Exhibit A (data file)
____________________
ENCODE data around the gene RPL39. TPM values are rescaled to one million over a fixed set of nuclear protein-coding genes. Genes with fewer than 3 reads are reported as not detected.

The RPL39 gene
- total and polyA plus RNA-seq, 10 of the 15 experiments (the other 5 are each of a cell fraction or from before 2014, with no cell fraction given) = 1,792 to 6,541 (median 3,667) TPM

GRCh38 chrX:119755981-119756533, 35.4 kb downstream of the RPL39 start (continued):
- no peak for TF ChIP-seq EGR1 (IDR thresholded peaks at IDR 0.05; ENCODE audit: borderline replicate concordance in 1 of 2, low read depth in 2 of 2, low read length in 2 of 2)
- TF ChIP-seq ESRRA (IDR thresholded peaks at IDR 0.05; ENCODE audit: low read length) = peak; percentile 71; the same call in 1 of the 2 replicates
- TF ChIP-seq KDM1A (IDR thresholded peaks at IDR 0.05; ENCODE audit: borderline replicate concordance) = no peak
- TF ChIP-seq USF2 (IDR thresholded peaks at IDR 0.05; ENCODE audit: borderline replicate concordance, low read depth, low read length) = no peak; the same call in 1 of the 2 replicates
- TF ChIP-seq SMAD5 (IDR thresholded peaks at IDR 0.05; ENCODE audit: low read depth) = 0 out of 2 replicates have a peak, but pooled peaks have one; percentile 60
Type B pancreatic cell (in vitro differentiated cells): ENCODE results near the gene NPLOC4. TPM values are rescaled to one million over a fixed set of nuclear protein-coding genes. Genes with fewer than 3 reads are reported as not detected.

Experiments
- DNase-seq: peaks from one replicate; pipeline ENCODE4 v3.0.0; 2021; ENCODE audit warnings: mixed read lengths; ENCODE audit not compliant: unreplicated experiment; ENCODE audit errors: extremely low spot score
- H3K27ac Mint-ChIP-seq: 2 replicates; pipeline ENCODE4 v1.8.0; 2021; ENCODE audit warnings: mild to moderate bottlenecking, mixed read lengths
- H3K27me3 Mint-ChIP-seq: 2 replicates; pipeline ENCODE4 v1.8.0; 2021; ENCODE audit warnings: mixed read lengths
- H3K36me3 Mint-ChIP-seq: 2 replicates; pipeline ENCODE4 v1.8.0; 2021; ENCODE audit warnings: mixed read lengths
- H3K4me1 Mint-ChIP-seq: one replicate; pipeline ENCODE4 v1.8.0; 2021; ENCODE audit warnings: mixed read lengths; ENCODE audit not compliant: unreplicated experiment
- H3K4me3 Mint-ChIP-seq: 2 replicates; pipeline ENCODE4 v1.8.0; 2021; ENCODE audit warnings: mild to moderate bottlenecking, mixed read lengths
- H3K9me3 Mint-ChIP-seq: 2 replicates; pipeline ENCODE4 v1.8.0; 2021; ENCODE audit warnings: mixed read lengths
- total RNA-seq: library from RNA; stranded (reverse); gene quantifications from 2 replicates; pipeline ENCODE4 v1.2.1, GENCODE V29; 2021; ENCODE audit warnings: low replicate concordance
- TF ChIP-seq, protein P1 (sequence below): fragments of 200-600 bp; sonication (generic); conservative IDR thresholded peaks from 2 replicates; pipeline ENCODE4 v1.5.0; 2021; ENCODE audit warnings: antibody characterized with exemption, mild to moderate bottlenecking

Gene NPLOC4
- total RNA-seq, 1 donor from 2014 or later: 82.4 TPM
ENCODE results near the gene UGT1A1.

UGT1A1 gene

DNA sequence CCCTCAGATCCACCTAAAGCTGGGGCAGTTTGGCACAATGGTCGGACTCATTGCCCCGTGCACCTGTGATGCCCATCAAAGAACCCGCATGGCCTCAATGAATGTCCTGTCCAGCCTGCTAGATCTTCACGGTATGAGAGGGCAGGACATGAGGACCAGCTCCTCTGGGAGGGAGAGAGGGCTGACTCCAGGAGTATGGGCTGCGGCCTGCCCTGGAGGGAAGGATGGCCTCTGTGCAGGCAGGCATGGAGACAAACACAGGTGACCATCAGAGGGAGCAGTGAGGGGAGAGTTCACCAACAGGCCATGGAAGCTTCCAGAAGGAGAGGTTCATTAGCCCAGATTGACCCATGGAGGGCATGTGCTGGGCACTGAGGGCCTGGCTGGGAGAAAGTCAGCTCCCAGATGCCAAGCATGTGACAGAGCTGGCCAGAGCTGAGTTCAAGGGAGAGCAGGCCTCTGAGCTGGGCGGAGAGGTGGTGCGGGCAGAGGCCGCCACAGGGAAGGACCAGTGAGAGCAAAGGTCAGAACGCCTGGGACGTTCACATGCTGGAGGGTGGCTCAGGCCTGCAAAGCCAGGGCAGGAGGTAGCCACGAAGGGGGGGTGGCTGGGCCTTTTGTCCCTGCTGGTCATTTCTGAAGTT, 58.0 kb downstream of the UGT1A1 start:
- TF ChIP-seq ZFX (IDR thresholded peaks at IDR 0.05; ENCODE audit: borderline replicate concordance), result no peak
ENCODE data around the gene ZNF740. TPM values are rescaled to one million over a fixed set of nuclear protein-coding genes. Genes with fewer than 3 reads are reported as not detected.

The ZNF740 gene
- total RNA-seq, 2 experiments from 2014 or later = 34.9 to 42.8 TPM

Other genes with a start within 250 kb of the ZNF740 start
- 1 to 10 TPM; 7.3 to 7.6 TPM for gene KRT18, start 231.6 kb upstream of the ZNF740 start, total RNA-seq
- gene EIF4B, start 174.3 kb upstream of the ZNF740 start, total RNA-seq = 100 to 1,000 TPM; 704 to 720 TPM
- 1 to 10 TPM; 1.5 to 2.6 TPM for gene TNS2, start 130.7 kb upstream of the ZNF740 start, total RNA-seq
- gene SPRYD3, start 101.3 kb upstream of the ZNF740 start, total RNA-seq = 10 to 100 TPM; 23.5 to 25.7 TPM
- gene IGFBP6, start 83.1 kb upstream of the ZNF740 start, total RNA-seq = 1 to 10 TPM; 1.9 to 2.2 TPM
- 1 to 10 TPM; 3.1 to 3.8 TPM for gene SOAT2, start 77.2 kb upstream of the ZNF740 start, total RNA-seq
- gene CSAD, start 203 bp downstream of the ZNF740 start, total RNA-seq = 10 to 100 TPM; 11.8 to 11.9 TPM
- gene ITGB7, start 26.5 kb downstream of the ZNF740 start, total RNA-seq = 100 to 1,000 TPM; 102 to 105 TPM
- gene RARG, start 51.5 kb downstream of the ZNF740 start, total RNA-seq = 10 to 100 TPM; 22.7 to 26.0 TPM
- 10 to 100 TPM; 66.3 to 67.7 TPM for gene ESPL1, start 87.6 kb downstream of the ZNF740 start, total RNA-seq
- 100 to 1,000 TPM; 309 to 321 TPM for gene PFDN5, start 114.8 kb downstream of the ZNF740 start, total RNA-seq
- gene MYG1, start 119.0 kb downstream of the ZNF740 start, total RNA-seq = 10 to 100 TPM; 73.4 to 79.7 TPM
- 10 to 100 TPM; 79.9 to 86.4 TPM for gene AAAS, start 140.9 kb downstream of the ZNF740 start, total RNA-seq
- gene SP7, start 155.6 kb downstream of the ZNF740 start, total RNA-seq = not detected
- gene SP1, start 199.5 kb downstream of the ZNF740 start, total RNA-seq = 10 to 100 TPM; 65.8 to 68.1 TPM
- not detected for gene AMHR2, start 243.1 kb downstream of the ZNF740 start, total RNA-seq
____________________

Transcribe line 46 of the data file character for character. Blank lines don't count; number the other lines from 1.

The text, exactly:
- not detected for gene AMHR2, start 243.1 kb downstream of the ZNF740 start, total RNA-seq